Seeing our son find faculty at Colorado Mesa University’s Mass Communication Department who thrive on promoting project-based learning for their students thrills me. I marvel at Kodiak’s passion for his Mass Communication classes and I am incredibly exited and thankful for the professors who understand project-based learning. What a celebration I’ve had this year watching Kodiak appreciate himself and be appreciated by others for his intelligence and hunger to learn.
Watching Patricia Qualls’ Studio sales blossom over the years is a thrill too. The past 10 years Patricia has often worked 7 days a week. She is the creative genius and creator of the art. She has lived project-based learning becoming an astonishing painter and she has learned how to sell her paintings. In my experience few artists have what it takes to create and sell art. A September 2015 article in Inc. Magazine, “Why 96% of Businesses Fail Within 10 Years,” puts Patricia in rarified air. She flourished through this gauntlet. It is especially amazing, because she makes and sells her product. This year, Patricia invited me to take an active role in the management of the Studio with Katrina and Emerson.
It is wonderful to see Patricia realize her genius is painting and others can do the majority of the work outside of her creative genius. I marvel at the art she creates. I am proud of my wife for her willingness to delegate many of the responsibilities of her business and let others fill these roles. I’ve worked with many small businesses and many businesses fail, because the owner(s) don’t let go and let others grow. I am inspired by working with the folks at PAQ Studio, seeing others take responsibility for certain aspects and watching Patricia’s work get more and more exposure.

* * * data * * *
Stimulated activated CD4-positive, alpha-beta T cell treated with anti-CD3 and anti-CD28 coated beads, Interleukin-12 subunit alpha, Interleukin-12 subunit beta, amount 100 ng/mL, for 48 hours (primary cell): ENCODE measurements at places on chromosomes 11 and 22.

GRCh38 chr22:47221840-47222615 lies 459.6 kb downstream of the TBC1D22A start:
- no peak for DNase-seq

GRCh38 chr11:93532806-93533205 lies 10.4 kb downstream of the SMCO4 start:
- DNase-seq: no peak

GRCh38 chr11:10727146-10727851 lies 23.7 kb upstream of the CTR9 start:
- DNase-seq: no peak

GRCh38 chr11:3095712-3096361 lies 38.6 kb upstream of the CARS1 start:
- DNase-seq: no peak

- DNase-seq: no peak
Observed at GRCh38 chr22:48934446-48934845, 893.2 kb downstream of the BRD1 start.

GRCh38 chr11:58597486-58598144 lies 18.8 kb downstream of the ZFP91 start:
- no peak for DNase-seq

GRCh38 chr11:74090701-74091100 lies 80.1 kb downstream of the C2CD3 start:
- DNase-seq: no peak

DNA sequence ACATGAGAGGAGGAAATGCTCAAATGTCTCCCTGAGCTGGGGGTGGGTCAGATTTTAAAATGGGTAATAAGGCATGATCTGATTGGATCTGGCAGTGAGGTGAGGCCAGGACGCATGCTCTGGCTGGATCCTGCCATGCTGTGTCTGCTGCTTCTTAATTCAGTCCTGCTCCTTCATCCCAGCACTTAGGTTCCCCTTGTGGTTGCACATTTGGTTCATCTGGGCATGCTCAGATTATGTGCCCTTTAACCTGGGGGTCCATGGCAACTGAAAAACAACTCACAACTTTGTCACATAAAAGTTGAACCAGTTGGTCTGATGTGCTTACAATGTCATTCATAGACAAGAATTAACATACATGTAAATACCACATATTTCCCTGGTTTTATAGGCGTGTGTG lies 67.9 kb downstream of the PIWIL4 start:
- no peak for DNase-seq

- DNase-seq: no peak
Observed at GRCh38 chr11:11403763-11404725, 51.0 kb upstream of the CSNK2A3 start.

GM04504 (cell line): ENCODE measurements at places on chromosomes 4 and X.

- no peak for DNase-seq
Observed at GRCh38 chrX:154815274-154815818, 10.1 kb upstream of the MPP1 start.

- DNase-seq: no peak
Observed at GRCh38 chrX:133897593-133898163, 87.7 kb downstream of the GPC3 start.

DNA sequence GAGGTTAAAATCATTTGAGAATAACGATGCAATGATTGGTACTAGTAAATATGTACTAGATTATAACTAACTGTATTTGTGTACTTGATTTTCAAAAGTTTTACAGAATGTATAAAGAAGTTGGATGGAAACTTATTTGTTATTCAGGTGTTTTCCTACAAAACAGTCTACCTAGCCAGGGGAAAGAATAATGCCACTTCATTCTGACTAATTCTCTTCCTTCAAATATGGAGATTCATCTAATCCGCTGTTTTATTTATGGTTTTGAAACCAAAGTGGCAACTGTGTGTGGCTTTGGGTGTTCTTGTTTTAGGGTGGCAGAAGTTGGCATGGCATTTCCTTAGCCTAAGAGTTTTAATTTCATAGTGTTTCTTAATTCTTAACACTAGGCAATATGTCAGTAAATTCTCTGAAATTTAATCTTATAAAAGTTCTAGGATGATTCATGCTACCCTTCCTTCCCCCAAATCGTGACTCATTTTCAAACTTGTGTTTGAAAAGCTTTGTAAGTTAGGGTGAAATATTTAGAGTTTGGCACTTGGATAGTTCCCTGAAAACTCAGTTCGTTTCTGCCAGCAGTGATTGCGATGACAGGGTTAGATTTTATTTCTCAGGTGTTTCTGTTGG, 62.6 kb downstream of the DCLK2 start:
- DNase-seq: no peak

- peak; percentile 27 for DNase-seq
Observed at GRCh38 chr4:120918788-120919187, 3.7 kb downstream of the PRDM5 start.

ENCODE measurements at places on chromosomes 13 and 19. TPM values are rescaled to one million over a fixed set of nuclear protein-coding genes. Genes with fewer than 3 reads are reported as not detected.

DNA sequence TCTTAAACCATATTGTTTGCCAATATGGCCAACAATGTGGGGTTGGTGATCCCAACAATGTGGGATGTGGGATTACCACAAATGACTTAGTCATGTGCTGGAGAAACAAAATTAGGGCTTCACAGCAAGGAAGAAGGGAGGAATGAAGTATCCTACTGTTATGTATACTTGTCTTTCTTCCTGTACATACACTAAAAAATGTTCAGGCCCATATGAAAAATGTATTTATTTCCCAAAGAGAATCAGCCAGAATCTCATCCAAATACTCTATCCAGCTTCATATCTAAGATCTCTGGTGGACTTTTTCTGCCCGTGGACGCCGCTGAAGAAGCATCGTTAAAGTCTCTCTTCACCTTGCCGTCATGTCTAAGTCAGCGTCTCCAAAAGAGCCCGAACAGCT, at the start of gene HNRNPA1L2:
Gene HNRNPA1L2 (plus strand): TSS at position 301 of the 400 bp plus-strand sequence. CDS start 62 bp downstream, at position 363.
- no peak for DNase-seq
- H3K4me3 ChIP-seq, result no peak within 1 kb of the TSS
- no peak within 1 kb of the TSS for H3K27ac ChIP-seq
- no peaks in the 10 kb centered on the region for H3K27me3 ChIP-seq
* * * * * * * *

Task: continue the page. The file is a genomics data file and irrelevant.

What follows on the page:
Our family has faced some additional hurdles of letting go. We sold our home in Carmel Valley, we are in the process of selling our family property in Big Sur and we have moved back to Carmel from Carmel Valley. My mother is 96 years old. We are fortunate to have a tremendous team of caregivers, so Mom will spend all her life at home. I have spent part of almost every day with her over the past couple of years and living with her during the last portion of her life is a blessing for me. Over the Holidays we had Kodiak, his friends, Patricia, Doug, and Mom all under one roof. It was a celebration for me!
Selling our Teapot in Big Sur has been something we have anticipated for a number of years. I am finally starting to realize I am 67 and not 27, it is time to enjoy aspects of our lives that we have not explored. The magnificence of relationships and asking for help played a major role in my ability to sell the Teapot. We always had the feeling that a certain family would appear that would be taken with the beauty and spiritual nature of our property in Big Sur. That family appeared early this December. Their wisdom, friendship and willingness to help, made for a remarkable end to 2016 and a grand start to 2017!
The year has been one of transitions. These transitions are guided by my relationships, learning and enjoyment. Sometimes things are difficult and enjoying the difficulty is made possible by my relationships and what I learn. The old axiom of “Looking at the glass as half-full,” immediately comes to my mind.
Patricia and I are going to celebrate this year by starting to explore some of our National Parks initially centered around visiting Kodiak in Colorado. We hope we will continue this privilege through the next several years. It is time to integrate more learning, enjoyment and relating to our gorgeous country.
Sending all of you my thoughts for a Joyous, Healthy and Prosperous 2017!